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How leaf-spine architecture differs from fabric extenders

This week, bloggers compare leaf-spine architecture and fabric extenders, look into HPE's acquisition of SimpliVity and discuss the need for AI in SDDCs.

Ivan Pepelnjak, writing in ipSpace, tackled the difference between fabric extenders and leaf-spine architecture in a network anchored by Cisco Nexus switches.

According to Pepelnjak, fabric extenders differ from leaf-spine architecture in a few key respects. Spine nodes in well-designed leaf-spine architecture are entirely independent, whereas Nexus switches, set up as a VPC pair, share configuration -- and risk. Leaf nodes, meantime, are independent devices in traditional leaf-spine designs. Fabric extenders act as line cards of the spine switches. All traffic must travel over the spine layer in a fabric extender architecture, in contrast to independent leaf nodes that offer local packet switching. Above all, Pepelnjak said because leaf-spine architectures can have more than two spines, they are more resilient and tend to have fewer distributed problems from a single failure. He cautions that these fabric characteristics are only applicable to Layer 2 or Layer 3, working with Transparent Interconnection of Lots of Links (TRILL), shortest path bridging, Virtual Extensible LAN or different forms of vendor systems.

Explore more of Pepelnjak's thoughts on leaf-spine architecture.

HPE seals the deal with SimpliVity acquisition

Terri McClure, an analyst at Enterprise Strategy Group in Milford, Mass., sees Hewlett Packard Enterprise in a hurry to enter the hyper-converged infrastructure market. Although HPE announced its acquisition of hyper-convergence vendor SimpliVity in January, the deal was finalized rapidly, closing on Feb. 17. ESG research indicates that hyper-converged offerings are figuring prominently in IT managers' plans. In fact, among managers responsible for cloud infrastructure, 85% indicated that they are planning to adopt hyper-converged technologies. However, in the same survey, 57% of respondents said that they still plan to deploy a more traditional three-tier infrastructure in five years' time.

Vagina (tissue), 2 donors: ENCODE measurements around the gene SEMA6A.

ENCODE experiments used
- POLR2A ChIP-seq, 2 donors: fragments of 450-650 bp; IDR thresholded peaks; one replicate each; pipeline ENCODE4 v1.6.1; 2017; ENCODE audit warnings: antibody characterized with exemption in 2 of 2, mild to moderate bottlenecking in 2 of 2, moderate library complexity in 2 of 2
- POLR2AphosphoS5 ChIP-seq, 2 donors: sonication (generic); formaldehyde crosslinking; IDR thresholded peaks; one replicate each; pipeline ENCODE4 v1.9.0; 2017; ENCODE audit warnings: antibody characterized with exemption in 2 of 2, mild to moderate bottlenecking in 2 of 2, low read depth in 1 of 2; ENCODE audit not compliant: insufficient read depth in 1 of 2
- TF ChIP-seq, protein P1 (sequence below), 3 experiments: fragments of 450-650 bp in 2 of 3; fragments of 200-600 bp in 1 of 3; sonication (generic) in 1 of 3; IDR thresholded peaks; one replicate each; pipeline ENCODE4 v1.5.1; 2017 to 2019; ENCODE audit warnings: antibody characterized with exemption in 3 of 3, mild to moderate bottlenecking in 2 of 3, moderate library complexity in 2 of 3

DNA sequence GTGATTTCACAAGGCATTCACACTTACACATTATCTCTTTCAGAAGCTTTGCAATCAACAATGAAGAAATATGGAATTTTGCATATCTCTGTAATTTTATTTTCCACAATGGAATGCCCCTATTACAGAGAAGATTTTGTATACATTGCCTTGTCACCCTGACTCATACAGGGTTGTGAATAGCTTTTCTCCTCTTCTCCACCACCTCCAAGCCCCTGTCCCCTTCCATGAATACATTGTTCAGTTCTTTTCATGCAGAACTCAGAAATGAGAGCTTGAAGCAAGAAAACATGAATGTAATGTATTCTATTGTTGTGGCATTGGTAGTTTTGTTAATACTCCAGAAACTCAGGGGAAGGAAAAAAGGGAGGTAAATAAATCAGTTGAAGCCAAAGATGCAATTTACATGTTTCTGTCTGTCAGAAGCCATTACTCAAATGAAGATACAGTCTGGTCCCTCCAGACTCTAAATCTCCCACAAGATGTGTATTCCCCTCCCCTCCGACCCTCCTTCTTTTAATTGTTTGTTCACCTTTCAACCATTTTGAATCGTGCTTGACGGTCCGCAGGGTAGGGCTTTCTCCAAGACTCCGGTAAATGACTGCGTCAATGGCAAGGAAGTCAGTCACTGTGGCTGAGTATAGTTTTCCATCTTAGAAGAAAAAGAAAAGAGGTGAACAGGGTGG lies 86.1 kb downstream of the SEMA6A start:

"Hyper-converged adoption is on fire," McClure said. "HPE needed SimpliVity. It had hyper-converged solutions, the HC 250 and 380 -- but these were really pretty basic 'VDI vending machines' -- as HPE themselves called them. SimpliVity opens up HPE to address a much broader set of use cases," she added.

Currently, Dell EMC has a substantial lead in the hyper-converged market, along with Nutanix, which enjoys good name recognition and strong channel relationships. However, McClure sees challenges for Nutanix, which is hardware agnostic and heavily reliant on Dell EMC as a sales channel. According to McClure, HPE's acquisition of SimpliVity will be much smoother than the Dell-EMC combination. That, along with HPE's strong relationship with VMware and Microsoft, as well as its ability to leverage a new data management layer, may give HPE a strong position in the market, McClure said.

Dig deeper into McClure's thoughts on HPE and SimpliVity.

If data centers only had a brain

Torsten Volk, an analyst at Enterprise Management Associates based in Boulder, Colo., sees a key factor lacking in today's software-defined data center (SDDC). The SDDC needs a "brain" capable of taking all the inputs it receives and delivering the information needed to support an organization's security needs. Artificial intelligence and machine learning will be part of this brain, but as Volk has said, these tools today only leverage a fraction of what's possible. The new generation of security tools must be able to go far beyond figuring out whether an AWS bill is too high or spotting metrics that might indicate a breach.

"Today, IT operations and security [can only deliver a fraction of] what's technically possible in AI and machine learning, simply as there are not enough software architects and developers who are able to plan and implement this type of solution," Volk said. Volk suggests that the SDDC "brain" should access data from all relevant business software, including accounting, email, ERP, CRM, public and private clouds as well as hypervisors. "The 'brain' will constantly contextualize this internal data with a much larger body of external information obtained from publicly accessible sources that will inject additional knowledge into the mix," he said.

Read more of Volk's thoughts on AI and machine learning for data centers. 

Next Steps

The case for leaf-spine topologies

Bare metal defines SDDCs

HPE acquires SimpliVity

Dig Deeper on Data Center Network Infrastructure